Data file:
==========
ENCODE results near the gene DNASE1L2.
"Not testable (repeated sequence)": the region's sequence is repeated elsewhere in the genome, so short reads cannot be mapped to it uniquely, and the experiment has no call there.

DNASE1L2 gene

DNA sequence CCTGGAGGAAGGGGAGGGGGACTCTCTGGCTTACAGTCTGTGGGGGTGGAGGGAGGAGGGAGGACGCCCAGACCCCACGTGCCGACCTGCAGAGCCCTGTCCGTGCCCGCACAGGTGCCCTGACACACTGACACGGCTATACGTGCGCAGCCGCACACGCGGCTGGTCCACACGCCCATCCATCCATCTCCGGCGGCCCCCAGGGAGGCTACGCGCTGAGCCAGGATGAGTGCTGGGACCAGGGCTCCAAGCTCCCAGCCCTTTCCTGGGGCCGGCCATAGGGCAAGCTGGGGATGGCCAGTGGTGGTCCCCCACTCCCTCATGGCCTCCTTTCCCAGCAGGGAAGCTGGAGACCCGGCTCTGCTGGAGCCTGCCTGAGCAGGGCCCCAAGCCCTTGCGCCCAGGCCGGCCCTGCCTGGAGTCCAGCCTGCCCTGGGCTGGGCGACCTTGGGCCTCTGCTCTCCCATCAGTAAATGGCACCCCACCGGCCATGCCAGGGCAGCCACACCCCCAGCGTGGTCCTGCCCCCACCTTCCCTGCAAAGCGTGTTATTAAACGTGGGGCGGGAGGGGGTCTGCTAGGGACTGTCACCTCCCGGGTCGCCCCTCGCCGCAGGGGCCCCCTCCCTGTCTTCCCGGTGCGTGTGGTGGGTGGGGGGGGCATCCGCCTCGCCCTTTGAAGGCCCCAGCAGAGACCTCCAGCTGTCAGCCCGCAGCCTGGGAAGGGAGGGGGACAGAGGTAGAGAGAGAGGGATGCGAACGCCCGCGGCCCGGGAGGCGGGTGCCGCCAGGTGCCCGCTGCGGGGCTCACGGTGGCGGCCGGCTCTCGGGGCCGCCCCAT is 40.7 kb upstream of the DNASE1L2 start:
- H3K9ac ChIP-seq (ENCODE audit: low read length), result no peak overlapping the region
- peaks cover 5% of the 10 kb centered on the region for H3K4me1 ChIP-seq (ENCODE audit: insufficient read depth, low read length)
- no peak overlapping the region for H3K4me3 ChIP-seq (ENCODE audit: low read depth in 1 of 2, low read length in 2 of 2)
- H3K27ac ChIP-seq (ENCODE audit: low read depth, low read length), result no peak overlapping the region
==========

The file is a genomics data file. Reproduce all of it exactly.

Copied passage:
ENCODE results near the gene DNASE1L2.
"Not testable (repeated sequence)": the region's sequence is repeated elsewhere in the genome, so short reads cannot be mapped to it uniquely, and the experiment has no call there.

DNASE1L2 gene

DNA sequence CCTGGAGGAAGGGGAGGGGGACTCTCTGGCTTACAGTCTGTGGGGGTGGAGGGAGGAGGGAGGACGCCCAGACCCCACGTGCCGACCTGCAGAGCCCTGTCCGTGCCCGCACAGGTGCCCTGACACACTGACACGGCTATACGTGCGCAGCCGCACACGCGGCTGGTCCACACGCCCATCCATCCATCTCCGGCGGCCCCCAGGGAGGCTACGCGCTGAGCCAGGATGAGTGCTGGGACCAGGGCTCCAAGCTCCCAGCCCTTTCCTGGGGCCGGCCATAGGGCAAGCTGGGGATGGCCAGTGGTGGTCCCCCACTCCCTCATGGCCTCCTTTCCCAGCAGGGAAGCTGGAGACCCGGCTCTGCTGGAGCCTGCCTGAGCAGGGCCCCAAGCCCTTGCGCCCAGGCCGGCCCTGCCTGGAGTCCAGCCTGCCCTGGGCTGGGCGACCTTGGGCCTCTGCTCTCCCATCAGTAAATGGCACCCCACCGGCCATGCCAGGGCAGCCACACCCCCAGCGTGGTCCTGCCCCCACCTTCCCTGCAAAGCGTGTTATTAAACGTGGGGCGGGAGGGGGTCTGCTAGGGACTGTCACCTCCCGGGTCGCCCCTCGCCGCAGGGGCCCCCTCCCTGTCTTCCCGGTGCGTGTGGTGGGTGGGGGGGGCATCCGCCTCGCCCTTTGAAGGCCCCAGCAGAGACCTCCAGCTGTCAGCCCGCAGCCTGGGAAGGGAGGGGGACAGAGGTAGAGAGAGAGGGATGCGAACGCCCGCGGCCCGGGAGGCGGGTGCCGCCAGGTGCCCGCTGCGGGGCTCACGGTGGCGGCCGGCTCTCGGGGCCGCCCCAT is 40.7 kb upstream of the DNASE1L2 start:
- H3K9ac ChIP-seq (ENCODE audit: low read length), result no peak overlapping the region
- peaks cover 5% of the 10 kb centered on the region for H3K4me1 ChIP-seq (ENCODE audit: insufficient read depth, low read length)
- no peak overlapping the region for H3K4me3 ChIP-seq (ENCODE audit: low read depth in 1 of 2, low read length in 2 of 2)
- H3K27ac ChIP-seq (ENCODE audit: low read depth, low read length), result no peak overlapping the region